Keeping Cool in Any Temperature
After driving for over 12,000 miles through the USA, Latin America, and Europe, RC knows that car air conditioners don't always work when you need them most.
With the temperature in the 90s and the humidity at 70-80 percent, our air conditioner decided to take a vacation one time. We cranked down the windows to cool ourselves, but the evaporative effect doesn't work for a cat or dog because they don't perspire as humans do. Also, RC's response to the road noise was to head for the floor boards which gave him very little air flow. It was clear he was getting overheated fast, yet there was no mechanic in sight.
We racked our brains to think of a way to drop RC's internal temperature. At the next small market, we bought a bag of ice and a 3 liter plastic pitcher that had a wide mouth, tight fitting lid, and was fairly flat on 2 sides. We broke the ice up and stuffed it into the pitcher.
RC snuggled up to the cool pitcher without any encouragement. Within 10-15 minutes, he was relaxed and sleeping. We've used this technique a number of times when we had to wait for an hour or more to cross an international border. We've also discovered that if you can't find ice, then use ice cold soft drink cans. They're only good for short periods.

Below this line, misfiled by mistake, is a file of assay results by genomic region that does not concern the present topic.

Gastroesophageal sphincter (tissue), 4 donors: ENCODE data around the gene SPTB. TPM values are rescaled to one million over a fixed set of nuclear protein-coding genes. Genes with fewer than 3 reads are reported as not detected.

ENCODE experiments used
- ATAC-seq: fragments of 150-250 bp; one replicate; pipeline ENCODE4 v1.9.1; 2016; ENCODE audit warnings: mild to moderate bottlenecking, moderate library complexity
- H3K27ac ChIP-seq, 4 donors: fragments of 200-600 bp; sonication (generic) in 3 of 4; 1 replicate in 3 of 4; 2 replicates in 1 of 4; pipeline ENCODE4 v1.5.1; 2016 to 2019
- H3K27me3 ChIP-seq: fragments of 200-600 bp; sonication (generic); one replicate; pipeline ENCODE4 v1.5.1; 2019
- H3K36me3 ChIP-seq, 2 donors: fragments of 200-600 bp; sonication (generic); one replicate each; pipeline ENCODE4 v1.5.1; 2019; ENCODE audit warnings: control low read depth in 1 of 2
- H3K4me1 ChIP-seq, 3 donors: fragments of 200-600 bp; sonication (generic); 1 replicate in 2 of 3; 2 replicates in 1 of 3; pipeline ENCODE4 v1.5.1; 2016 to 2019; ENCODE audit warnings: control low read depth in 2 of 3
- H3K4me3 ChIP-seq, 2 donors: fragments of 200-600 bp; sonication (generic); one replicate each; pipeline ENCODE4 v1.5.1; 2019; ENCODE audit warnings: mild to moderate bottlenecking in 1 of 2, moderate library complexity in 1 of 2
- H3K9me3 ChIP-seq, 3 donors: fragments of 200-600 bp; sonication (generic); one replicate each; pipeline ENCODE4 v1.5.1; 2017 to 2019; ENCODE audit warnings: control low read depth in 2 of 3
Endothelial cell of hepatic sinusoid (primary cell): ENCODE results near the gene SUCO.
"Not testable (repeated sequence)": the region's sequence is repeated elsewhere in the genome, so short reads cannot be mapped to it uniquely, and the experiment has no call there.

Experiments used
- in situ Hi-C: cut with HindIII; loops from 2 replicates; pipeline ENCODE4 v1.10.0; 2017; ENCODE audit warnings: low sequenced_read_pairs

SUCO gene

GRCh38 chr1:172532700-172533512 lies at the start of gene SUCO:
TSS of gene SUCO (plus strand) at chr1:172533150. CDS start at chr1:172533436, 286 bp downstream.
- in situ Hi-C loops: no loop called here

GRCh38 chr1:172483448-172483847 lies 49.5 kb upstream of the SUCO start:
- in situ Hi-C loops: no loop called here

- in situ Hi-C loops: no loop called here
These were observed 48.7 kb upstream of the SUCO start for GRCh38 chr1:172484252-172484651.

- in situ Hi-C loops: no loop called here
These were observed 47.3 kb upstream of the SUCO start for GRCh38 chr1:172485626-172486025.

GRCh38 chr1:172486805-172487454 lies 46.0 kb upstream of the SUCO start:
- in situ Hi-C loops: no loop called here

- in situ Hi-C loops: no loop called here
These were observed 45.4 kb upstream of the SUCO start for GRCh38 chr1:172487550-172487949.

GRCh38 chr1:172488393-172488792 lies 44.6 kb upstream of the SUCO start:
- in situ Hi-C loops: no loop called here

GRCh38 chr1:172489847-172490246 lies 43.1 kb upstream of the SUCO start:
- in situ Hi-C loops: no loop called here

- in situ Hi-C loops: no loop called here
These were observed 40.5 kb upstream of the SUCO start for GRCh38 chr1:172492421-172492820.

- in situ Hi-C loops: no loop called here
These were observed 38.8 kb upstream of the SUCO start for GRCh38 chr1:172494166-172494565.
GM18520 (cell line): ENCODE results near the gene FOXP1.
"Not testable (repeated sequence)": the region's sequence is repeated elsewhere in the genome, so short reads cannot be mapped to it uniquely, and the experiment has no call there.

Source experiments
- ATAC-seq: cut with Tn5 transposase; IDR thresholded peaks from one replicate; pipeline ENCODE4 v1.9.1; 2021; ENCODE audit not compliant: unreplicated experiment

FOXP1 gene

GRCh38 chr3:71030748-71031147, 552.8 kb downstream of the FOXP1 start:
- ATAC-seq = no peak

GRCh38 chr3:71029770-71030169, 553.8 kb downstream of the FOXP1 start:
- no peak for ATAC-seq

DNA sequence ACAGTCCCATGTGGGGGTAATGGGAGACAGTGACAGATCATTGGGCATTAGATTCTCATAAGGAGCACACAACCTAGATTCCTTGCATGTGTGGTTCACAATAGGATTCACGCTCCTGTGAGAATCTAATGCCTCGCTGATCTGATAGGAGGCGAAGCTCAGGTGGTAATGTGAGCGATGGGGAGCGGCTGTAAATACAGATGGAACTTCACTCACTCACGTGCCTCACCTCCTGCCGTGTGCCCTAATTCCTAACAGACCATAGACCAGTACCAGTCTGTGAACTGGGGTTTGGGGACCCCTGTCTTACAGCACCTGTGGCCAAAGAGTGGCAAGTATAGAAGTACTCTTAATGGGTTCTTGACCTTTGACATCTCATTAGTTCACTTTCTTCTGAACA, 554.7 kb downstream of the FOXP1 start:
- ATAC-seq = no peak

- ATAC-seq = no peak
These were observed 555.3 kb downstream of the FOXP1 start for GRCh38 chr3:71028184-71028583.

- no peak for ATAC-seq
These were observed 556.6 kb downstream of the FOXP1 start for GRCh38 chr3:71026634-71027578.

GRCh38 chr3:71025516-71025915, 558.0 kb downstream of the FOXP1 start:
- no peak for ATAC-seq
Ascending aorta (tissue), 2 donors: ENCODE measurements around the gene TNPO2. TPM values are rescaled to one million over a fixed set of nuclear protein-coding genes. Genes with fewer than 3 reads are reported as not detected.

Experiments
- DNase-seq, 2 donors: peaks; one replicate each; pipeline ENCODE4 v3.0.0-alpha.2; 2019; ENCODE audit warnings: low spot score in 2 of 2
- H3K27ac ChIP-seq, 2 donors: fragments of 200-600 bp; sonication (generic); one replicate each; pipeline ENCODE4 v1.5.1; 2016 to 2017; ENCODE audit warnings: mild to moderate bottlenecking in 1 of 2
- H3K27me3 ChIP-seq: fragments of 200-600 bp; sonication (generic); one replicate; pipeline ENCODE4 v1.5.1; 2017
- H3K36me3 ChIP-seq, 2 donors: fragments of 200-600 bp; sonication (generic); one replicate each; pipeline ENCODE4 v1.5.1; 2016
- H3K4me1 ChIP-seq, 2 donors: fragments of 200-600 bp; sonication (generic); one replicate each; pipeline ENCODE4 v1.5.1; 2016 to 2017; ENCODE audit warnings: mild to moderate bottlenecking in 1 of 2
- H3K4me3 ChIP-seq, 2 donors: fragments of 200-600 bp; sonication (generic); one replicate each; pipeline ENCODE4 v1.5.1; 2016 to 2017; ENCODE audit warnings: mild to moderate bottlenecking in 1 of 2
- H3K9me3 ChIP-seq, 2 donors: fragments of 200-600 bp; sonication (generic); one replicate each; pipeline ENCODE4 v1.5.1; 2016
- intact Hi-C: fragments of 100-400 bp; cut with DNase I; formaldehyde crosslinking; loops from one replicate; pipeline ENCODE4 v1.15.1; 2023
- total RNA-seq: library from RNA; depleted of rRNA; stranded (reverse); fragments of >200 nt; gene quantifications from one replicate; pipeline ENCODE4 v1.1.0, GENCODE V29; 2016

If your cat has really overheated, try putting the ice jug (not just the ice) under his tail for a short time. This seems to cool RC faster than if he just stretches his chest and stomach across the bottles. RC taught us this trick, but he only uses it in extreme situations. :)
We also keep a thermometer hanging from the dash or rear view mirror so we know the temperature inside the car. You'll be amazed how quickly things heat up inside a vehicle, even on moderate days. We always try to take RC with us when we leave the car, but there are times when that's not possible. Unless it's winter outside, we leave ice jugs available so RC can cool down. Although he hates getting wet, RC seems to understand when it's important and doesn't hesitate to wrap himself around the ice jugs to keep himself comfortable.
We now carry a rubber ice pack in the side pocket of RC's traveling case to insure we're always prepared. If the ice pack gets moist from condensation, then we simply wrap it in a towel so our little guy doesn't get too wet.
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